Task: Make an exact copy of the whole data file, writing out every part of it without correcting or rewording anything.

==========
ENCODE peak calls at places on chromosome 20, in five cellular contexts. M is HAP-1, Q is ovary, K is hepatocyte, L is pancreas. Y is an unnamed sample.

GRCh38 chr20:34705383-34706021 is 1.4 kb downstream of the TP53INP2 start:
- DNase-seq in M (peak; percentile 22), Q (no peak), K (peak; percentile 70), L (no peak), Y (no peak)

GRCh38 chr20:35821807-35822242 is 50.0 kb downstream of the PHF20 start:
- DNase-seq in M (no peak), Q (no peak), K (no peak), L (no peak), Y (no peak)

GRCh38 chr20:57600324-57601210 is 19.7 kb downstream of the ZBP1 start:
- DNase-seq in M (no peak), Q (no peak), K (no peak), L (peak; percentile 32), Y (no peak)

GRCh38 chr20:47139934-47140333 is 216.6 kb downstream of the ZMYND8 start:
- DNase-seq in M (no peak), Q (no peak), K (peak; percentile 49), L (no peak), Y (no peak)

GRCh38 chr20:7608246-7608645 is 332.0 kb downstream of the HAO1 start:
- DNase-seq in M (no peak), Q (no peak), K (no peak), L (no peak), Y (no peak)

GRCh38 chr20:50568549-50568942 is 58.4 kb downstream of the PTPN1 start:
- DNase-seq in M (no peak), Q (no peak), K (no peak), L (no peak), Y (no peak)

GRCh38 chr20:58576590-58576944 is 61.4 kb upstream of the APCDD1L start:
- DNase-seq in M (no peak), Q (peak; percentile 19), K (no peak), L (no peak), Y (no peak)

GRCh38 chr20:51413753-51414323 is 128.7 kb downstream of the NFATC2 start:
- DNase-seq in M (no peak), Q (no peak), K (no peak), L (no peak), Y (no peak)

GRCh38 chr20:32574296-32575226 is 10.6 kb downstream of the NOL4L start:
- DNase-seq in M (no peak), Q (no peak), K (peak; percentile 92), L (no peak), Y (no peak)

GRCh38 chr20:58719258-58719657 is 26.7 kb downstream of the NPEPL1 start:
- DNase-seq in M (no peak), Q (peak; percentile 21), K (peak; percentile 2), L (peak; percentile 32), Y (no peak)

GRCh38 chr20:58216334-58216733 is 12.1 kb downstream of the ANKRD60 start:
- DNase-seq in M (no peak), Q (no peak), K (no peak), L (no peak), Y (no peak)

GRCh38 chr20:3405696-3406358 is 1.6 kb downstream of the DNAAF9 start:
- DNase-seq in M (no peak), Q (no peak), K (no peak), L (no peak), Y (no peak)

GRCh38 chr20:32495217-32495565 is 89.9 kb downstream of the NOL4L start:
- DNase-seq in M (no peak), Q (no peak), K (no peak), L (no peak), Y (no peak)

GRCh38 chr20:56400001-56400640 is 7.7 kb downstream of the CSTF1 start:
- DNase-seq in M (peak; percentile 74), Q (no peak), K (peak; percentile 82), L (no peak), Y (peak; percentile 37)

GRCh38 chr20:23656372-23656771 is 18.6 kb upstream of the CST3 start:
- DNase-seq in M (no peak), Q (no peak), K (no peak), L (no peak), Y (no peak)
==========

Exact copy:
ENCODE peak calls at places on chromosome 20, in five cellular contexts. M is HAP-1, Q is ovary, K is hepatocyte, L is pancreas. Y is an unnamed sample.

GRCh38 chr20:34705383-34706021 is 1.4 kb downstream of the TP53INP2 start:
- DNase-seq in M (peak; percentile 22), Q (no peak), K (peak; percentile 70), L (no peak), Y (no peak)

GRCh38 chr20:35821807-35822242 is 50.0 kb downstream of the PHF20 start:
- DNase-seq in M (no peak), Q (no peak), K (no peak), L (no peak), Y (no peak)

GRCh38 chr20:57600324-57601210 is 19.7 kb downstream of the ZBP1 start:
- DNase-seq in M (no peak), Q (no peak), K (no peak), L (peak; percentile 32), Y (no peak)

GRCh38 chr20:47139934-47140333 is 216.6 kb downstream of the ZMYND8 start:
- DNase-seq in M (no peak), Q (no peak), K (peak; percentile 49), L (no peak), Y (no peak)

GRCh38 chr20:7608246-7608645 is 332.0 kb downstream of the HAO1 start:
- DNase-seq in M (no peak), Q (no peak), K (no peak), L (no peak), Y (no peak)

GRCh38 chr20:50568549-50568942 is 58.4 kb downstream of the PTPN1 start:
- DNase-seq in M (no peak), Q (no peak), K (no peak), L (no peak), Y (no peak)

GRCh38 chr20:58576590-58576944 is 61.4 kb upstream of the APCDD1L start:
- DNase-seq in M (no peak), Q (peak; percentile 19), K (no peak), L (no peak), Y (no peak)

GRCh38 chr20:51413753-51414323 is 128.7 kb downstream of the NFATC2 start:
- DNase-seq in M (no peak), Q (no peak), K (no peak), L (no peak), Y (no peak)

GRCh38 chr20:32574296-32575226 is 10.6 kb downstream of the NOL4L start:
- DNase-seq in M (no peak), Q (no peak), K (peak; percentile 92), L (no peak), Y (no peak)

GRCh38 chr20:58719258-58719657 is 26.7 kb downstream of the NPEPL1 start:
- DNase-seq in M (no peak), Q (peak; percentile 21), K (peak; percentile 2), L (peak; percentile 32), Y (no peak)

GRCh38 chr20:58216334-58216733 is 12.1 kb downstream of the ANKRD60 start:
- DNase-seq in M (no peak), Q (no peak), K (no peak), L (no peak), Y (no peak)

GRCh38 chr20:3405696-3406358 is 1.6 kb downstream of the DNAAF9 start:
- DNase-seq in M (no peak), Q (no peak), K (no peak), L (no peak), Y (no peak)

GRCh38 chr20:32495217-32495565 is 89.9 kb downstream of the NOL4L start:
- DNase-seq in M (no peak), Q (no peak), K (no peak), L (no peak), Y (no peak)

GRCh38 chr20:56400001-56400640 is 7.7 kb downstream of the CSTF1 start:
- DNase-seq in M (peak; percentile 74), Q (no peak), K (peak; percentile 82), L (no peak), Y (peak; percentile 37)

GRCh38 chr20:23656372-23656771 is 18.6 kb upstream of the CST3 start:
- DNase-seq in M (no peak), Q (no peak), K (no peak), L (no peak), Y (no peak)